The main problem of the story for me was the plotting. By the end of the novel, I was still waiting for a lot of the payoff for hints we were given a long the one. The motivation to evil of her father and others is a bit hard to follow. While it’s hinted at, the level of monstrosity is undeveloped. I like my villains complex and a relatable (at least a little) and there was plenty of potential for that in Scarlett’s father, yet the reason’s behind his intense cruelty were left under explored, minus a vague reference to his desire to protect his daughters. Hopefully the sequel will help to illuminate his character.

The development (or lack their of) of magic too was underwhelming. While the mystery surrounding the magic of Caraval is compelling at first, the seeming haphazardness of magic as the story develops becomes frustrating and a little incoherent. The economy of information too, leaves something to be desired. The potential of a world that trades information, and goods, for secrets is exciting. And yet, the payoff isn’t really there. If it’s dangerous to share too much information (as Julian warns her it is), shouldn’t there be some retribution for everything Scarlett shares to everyone not in on the game?

I am a sucker for a good female friendship in YA and Fantasy. Double points if its sisters. So I am easy sell on a story about the love between two sisters. And yet, for a novel about the love between two sisters, we don’t see them together very much, and what we see doesn’t give us much to go on. In fact, it’s the lukewarm romance that takes over most of Scarlett’s thoughts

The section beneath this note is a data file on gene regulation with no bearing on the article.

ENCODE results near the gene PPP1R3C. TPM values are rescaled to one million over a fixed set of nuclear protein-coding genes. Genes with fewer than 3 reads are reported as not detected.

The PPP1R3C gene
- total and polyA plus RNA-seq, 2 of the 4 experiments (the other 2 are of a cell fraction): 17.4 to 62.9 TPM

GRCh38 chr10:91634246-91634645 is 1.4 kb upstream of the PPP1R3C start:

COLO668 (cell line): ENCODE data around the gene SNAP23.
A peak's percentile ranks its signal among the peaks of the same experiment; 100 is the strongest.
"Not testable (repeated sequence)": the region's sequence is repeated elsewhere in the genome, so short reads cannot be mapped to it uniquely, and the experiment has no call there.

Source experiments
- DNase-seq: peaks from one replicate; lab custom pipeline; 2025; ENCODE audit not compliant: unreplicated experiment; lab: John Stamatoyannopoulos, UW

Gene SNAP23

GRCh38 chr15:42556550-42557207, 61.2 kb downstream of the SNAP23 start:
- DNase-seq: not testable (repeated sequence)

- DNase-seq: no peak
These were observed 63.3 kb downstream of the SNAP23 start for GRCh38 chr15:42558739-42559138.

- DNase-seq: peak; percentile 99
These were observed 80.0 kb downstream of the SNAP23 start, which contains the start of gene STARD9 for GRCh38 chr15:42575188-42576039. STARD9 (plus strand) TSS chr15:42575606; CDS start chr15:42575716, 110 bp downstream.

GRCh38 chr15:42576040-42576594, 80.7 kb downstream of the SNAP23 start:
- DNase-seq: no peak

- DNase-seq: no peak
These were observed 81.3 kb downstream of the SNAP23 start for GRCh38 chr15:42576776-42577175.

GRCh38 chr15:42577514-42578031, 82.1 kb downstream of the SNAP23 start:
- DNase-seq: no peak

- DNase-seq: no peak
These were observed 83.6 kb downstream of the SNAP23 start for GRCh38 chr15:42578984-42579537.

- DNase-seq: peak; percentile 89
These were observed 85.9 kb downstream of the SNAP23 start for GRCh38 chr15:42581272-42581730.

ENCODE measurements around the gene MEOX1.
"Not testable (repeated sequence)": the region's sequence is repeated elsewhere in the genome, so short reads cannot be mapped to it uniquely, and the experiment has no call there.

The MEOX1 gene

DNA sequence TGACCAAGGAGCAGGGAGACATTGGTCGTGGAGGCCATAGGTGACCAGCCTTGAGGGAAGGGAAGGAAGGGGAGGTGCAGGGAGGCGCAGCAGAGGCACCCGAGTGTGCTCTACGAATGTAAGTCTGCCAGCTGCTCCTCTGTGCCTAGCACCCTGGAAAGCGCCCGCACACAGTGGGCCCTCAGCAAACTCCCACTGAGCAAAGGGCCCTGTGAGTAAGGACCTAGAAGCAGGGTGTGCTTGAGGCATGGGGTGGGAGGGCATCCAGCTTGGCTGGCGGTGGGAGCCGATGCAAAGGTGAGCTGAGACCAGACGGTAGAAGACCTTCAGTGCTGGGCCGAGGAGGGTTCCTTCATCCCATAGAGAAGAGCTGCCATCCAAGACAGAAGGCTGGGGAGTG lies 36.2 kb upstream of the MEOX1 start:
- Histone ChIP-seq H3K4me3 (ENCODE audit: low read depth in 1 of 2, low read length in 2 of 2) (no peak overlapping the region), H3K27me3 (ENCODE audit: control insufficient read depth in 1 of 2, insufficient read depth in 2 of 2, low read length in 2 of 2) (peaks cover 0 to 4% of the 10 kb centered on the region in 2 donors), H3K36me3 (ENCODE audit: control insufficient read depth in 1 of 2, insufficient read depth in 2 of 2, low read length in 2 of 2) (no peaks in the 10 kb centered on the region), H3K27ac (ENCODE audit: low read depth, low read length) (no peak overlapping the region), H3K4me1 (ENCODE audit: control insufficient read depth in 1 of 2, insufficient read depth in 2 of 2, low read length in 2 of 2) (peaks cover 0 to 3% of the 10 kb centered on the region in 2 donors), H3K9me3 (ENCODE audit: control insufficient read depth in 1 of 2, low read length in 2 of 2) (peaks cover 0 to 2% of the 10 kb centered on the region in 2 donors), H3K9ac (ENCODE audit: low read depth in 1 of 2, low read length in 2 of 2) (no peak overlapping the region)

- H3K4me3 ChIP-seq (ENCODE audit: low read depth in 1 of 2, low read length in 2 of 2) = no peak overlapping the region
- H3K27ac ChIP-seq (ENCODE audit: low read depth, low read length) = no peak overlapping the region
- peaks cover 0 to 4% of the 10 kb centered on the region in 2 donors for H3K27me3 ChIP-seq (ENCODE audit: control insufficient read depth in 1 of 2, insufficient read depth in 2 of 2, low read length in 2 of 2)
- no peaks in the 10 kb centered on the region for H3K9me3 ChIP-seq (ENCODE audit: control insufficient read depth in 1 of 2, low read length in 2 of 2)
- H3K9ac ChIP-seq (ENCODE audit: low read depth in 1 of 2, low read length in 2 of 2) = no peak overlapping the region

Scarlett has serious potential as a heroine. It was a nice change of pace to see a character with some room to grow into herself, not already confident, headstrong, and brave beyond reason. The novel’s rendering of her struggle to overcome her abuse is quite touching actually. She begins the novel flattened by her abuse, unwilling to disturb the peace in an attempt to protect herself and her sister.  Scarlett’s realizations about her own fear and her desire to protect her sister are compelling and Garber gives us an important rendering of a young woman with real emotional and physical trauma to work through. Throughout the game, she comes up against challenges meant to help her become a more confident and daring woman, allowing her to make her own choices and take risks. She is meant to learn to trust her self and others.  And yet, the last few chapters seriously undermine Scarlett’s individual growth as we see all of her decisions as part of a much larger game controlled by other people, deflating the sense of growth and maturity in the text. And her easy acceptance of all that her friends have put her through is maddening.

All of this being said, I had fun reading Caraval and will more than likely read the sequel when it comes out. In fact, I read the book in one night I was so into it. It wasn’t until toward the end of the novel, when things weren’t coming together coherently, that I started to get frustrated.

2.5/5

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Review of Burning Glass

The c23677316over of this book is beautiful! Unfortunately…I didn’t enjoy the content quite as much. It’s definitely more romance driven than I usually prefer and I had some real issues with the character development. However, if you’re a fan of books where the romance drives the plot/development rather than acting as a compliment to the main action of the text, this might be just what you’re looking for! It’s just not my cup of tea. 🙂

Kathryn Purdie’s Burning Glass follows Sonya, a young woman who has the gift of feeling what those around her feel. After an tragic accident and a royal assassination, Sonya is tasked with protecting the emperor as his Sovereign Auraseer, feeling for any danger in the emotions of the palace’s many occupants and guests. As she struggles to control her power and carryout her duty, Sonya must decide whether ally herself with the unpredictable (but conveniently young and charming) Emperor, or the Crown Prince, his younger brother.